A group of influential Vermont leaders thinks $40 million shouldn’t buy a majority stake on the University of Vermont’s governing board.
That’s roughly how much the state appropriates to the university every year. But the group says that’s not enough. These days, state appropriations make up less than 10 percent of the university’s overall revenue, while tuition makes up about half.
In a report released last month, an advisory group convened by Vermont Governor Peter Shumlin to study the relationship between the University of Vermont and the state recommended that the state alter the university’s governing board composition to include more members who are not appointed by politicians, a shift they say would help the university when it comes to raising money and creating partnerships with outside entities.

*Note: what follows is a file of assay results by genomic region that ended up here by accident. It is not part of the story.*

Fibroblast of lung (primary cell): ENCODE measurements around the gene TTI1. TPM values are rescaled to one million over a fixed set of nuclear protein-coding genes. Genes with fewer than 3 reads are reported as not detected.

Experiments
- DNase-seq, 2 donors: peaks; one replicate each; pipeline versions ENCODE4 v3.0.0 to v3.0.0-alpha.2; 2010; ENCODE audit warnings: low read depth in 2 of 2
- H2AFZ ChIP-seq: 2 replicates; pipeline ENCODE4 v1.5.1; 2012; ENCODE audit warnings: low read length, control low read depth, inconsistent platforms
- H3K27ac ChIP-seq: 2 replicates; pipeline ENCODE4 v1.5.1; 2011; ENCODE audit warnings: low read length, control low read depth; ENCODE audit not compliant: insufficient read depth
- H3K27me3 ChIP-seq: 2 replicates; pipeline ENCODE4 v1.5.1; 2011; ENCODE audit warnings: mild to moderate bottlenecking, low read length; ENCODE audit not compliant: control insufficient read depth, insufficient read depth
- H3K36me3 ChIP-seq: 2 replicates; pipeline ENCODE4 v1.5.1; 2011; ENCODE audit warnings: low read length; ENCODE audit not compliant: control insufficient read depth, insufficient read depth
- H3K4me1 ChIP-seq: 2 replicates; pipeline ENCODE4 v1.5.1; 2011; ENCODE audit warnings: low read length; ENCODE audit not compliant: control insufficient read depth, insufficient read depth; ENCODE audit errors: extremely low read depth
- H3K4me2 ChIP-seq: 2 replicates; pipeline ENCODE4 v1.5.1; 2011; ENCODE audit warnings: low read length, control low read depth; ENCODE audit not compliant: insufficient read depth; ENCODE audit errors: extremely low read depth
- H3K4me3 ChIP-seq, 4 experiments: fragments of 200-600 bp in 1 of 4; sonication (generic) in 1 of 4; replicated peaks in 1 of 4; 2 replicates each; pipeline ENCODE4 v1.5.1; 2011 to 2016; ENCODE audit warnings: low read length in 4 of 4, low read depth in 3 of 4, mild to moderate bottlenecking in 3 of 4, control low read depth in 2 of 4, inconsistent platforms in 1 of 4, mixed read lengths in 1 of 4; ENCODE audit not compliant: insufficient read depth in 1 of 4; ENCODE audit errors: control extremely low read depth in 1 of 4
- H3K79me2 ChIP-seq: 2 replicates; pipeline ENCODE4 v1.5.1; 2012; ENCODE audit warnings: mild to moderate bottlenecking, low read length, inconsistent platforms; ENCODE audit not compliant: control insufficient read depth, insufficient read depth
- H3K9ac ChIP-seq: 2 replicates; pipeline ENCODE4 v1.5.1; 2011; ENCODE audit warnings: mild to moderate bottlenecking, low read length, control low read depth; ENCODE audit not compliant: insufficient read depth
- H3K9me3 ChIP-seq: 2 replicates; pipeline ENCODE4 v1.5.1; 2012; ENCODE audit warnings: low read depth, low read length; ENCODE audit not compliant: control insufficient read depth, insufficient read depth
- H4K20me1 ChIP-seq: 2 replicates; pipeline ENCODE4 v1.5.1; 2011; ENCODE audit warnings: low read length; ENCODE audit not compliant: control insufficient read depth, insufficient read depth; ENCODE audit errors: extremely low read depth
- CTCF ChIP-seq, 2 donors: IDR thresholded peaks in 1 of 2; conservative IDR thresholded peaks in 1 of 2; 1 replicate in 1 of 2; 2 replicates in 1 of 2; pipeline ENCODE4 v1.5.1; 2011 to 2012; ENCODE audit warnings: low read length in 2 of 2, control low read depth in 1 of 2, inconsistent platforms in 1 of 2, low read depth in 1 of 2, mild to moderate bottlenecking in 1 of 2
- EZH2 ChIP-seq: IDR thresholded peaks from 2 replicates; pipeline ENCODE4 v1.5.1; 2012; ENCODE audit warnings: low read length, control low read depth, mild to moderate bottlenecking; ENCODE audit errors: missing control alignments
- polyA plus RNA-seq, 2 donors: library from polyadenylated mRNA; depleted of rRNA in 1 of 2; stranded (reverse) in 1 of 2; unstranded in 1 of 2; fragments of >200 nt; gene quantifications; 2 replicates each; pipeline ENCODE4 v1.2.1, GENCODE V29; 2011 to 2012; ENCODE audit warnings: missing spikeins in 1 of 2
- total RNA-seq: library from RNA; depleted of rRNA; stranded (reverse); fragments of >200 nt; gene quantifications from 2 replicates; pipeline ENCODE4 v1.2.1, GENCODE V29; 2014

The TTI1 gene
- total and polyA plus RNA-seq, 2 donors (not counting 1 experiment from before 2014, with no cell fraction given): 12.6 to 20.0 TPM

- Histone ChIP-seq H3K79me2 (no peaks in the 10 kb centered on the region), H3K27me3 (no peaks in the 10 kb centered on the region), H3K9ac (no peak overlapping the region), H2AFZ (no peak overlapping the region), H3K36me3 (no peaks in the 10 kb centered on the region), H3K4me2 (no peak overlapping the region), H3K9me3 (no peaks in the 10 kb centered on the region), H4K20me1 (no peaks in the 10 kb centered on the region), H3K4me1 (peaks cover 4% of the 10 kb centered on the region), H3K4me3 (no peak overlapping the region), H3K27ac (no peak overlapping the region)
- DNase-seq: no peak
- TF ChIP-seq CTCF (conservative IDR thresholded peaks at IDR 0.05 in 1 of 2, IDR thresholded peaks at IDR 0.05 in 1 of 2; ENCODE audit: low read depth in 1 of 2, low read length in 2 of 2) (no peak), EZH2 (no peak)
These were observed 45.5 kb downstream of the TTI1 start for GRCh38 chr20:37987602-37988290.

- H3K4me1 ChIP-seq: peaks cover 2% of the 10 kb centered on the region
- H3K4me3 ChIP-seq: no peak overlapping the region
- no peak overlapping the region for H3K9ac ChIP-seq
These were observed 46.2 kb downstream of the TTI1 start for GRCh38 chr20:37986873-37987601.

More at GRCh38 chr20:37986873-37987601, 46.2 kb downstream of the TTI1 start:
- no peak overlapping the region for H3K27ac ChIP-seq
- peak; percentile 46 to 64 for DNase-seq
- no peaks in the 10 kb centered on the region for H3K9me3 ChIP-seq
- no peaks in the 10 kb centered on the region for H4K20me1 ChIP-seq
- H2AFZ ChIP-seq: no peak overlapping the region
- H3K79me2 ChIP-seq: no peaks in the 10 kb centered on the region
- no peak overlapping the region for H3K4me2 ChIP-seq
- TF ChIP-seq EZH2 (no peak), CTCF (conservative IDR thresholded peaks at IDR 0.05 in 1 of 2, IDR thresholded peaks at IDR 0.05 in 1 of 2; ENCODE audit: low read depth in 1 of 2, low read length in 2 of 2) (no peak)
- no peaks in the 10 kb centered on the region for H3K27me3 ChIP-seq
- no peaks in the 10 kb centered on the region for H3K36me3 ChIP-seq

The current board structure, put in place in the 1950s, has 25 trustees: Nine appointed by the legislature, three appointed by the governor, nine private trustees who elect their replacements, two students, and two ex-officio members (the governor of Vermont and the university president). That means political appointments outnumber “private trustees,” which the report says is a problem for the university. “This structure is out of balance in relation to that state appropriation and does not reflect the interest of the university or the true relationship to the state,” the report states. “Further, the limiting size and make up of the board hinders UVM’s ability to raise its profile within the state and nationally, raise needed dollars and recruit future trustees and supporters.”The OUS proposal lets the state appoint all members, including the token faculty and student members. 7/25/2012.